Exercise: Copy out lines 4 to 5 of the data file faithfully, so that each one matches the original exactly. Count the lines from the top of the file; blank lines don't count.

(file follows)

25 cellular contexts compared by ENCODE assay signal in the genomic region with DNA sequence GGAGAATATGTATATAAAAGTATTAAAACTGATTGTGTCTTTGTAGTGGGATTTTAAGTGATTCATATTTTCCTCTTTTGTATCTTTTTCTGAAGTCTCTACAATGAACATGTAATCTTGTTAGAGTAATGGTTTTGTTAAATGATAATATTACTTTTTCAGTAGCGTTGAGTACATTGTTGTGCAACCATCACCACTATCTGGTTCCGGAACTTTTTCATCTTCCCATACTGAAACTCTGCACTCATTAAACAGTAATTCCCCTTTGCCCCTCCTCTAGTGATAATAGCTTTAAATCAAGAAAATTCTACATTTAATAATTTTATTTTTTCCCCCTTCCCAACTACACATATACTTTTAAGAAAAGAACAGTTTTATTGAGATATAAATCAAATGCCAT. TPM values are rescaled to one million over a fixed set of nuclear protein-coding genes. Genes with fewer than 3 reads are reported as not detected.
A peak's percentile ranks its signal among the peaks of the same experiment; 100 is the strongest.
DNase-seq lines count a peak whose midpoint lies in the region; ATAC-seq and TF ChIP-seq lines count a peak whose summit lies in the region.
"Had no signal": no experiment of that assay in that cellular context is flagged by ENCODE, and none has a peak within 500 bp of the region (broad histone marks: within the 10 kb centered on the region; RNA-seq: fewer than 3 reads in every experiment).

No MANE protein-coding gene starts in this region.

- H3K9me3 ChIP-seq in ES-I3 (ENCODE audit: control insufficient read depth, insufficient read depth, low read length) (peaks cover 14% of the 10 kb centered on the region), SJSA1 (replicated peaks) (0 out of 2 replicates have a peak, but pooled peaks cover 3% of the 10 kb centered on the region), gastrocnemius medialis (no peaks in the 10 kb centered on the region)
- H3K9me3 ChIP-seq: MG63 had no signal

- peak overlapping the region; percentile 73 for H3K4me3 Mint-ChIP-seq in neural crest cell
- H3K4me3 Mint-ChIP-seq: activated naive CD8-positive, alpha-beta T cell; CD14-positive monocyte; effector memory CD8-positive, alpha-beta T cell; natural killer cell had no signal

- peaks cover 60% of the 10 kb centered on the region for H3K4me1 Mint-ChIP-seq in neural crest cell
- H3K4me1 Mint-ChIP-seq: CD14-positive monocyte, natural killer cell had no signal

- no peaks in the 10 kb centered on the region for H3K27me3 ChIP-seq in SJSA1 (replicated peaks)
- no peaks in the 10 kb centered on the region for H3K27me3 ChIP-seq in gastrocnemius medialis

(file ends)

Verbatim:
"Had no signal": no experiment of that assay in that cellular context is flagged by ENCODE, and none has a peak within 500 bp of the region (broad histone marks: within the 10 kb centered on the region; RNA-seq: fewer than 3 reads in every experiment).

No MANE protein-coding gene starts in this region.